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Re: Roark & other formulas for stress and strain

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> Do you mean "A pipe is welded normal to a plate (similar to a column on
> a base plate) and this plate is bolted to another plate."?

Yes, similar to a column on a base plate (I should have used that 
analogy),  except the pipe column is not welded to the base plate.  
The pipe is welded to a flange (as one sees on pipe in refineries or 
treatment plants), and the flange is bolted to the square plate.   
Also, the plate is simply-supported around its edges, not just bolted 
at four corners.

> This sounds like a good candidate for FEA.  Why don't you want to use
> it?

FEA is more expensive, I'm not sure it's worth the cost, I'm not 
sure we know the boundary conditions well enough or could model 
them accurately, and  something  similar to Roark or Bjilaard's work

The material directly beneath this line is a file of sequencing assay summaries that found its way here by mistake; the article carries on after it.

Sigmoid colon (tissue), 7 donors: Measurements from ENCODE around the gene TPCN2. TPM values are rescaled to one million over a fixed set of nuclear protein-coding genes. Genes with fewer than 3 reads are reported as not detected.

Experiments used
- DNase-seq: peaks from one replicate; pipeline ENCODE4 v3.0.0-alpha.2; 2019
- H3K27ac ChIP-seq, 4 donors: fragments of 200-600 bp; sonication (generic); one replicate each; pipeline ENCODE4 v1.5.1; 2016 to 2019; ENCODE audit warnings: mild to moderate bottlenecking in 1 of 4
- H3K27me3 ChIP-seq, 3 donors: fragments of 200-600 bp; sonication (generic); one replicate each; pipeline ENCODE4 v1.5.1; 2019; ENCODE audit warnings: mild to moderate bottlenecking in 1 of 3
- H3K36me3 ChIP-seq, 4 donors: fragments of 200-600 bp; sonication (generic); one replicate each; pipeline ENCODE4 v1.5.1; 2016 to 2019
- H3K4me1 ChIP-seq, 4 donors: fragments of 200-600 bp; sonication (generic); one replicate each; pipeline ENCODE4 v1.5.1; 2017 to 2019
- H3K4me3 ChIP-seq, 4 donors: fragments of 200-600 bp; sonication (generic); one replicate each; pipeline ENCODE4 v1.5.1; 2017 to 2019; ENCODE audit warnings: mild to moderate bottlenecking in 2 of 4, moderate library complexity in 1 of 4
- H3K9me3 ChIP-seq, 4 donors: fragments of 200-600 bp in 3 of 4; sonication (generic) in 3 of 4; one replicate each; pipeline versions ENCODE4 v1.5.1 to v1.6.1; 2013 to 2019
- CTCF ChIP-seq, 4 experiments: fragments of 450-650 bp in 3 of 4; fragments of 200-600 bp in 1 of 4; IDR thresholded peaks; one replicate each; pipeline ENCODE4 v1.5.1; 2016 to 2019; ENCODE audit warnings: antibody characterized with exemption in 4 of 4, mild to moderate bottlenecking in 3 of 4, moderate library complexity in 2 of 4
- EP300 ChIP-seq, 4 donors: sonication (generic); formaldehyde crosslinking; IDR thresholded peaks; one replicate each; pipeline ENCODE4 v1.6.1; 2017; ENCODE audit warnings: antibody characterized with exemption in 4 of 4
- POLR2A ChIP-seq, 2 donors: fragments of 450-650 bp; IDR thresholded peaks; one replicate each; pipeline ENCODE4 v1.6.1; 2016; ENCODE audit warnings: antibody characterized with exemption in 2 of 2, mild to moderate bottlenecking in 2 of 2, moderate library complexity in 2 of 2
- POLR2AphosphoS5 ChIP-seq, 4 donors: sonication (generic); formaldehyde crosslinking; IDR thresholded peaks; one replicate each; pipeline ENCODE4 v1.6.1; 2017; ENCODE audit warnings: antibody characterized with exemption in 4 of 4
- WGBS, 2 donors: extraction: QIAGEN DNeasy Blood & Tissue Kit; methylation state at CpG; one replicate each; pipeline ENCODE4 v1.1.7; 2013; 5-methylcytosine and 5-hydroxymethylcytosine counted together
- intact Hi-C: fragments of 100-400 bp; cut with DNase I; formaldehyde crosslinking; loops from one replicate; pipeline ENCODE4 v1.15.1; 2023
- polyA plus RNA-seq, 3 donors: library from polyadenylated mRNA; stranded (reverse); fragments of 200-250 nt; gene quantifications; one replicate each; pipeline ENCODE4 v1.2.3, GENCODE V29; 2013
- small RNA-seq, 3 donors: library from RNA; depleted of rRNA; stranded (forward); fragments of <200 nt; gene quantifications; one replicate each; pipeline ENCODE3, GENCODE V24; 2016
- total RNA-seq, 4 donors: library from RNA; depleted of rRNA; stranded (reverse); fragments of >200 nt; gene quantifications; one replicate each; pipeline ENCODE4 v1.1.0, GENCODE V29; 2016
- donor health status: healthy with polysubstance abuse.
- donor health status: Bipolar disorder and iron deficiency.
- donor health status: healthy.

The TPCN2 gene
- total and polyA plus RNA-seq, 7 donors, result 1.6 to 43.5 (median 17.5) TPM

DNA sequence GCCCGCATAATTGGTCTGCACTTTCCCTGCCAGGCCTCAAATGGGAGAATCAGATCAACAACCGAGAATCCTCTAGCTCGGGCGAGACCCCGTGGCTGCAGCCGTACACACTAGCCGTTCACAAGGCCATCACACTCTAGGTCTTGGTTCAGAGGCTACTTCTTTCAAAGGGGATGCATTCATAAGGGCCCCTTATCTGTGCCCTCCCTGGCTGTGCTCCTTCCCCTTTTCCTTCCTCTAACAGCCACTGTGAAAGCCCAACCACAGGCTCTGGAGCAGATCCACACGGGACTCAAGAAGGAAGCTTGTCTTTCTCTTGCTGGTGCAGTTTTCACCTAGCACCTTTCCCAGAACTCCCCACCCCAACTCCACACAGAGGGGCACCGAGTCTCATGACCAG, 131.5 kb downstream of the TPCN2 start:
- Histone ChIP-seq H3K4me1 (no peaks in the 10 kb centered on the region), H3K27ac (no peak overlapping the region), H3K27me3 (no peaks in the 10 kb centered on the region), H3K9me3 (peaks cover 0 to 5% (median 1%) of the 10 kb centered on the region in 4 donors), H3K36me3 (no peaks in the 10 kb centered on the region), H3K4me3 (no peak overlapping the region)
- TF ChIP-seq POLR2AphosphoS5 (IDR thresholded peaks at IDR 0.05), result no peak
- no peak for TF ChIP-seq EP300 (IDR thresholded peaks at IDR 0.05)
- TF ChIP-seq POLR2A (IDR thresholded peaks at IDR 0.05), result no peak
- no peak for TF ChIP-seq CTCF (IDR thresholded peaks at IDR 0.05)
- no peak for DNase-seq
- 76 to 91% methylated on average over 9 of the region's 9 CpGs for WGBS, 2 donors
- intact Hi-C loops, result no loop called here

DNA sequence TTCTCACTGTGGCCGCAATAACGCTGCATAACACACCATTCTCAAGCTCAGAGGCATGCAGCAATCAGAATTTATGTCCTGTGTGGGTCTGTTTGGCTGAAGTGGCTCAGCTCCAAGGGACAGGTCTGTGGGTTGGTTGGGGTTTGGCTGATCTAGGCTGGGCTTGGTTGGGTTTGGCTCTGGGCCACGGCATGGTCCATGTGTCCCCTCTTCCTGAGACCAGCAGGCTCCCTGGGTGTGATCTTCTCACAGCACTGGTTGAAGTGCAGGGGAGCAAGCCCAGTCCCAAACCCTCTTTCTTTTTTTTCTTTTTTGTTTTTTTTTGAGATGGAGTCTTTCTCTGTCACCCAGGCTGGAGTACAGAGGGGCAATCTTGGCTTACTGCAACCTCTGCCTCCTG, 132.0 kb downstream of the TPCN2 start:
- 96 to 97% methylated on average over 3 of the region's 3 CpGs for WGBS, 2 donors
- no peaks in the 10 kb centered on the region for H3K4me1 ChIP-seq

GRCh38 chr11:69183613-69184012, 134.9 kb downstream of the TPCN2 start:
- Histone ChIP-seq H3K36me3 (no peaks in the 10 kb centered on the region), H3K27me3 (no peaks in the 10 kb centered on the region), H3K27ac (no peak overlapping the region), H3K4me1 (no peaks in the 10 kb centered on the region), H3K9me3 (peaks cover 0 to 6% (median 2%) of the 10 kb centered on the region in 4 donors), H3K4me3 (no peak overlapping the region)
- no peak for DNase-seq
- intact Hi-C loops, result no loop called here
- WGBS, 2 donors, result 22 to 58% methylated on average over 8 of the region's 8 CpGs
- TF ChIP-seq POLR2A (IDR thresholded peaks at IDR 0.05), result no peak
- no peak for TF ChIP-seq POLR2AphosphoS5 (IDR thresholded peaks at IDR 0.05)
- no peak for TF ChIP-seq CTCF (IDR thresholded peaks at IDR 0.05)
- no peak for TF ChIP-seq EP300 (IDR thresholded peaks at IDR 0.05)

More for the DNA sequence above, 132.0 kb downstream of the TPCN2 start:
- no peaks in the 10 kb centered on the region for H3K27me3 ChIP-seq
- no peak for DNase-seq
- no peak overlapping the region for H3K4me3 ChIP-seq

would be a good first or second pass at the problem.  And it would 
give some point of reference to evaluate FEA, if we do FEA.

Hope this clarifies the problem.



> Lewis C. Midlam

> Dave Evans wrote:
> > 
> > Roark's flat plate formulas don't have the following case; do you
> > know of another reference that does?
> > 
> > A pipe is connected, via a bolted flange, to a square plate, centered
> > on the pipe.  Pipe axis is normal to plane of plate.    Ratio
> > of pipe diameter to side of square is 3/4.
> > 
> > Various axial, shear, bending, and torsional  loads applied to the
> > cantilever, in various directions,  induce out-of-plane deformations
> > in the plate.  The goal is to determine the  plate stresses and
> > deflections (without FEA!)
> > 
> > Thanks in advance,
> > 
> > Dave Evans, P.E.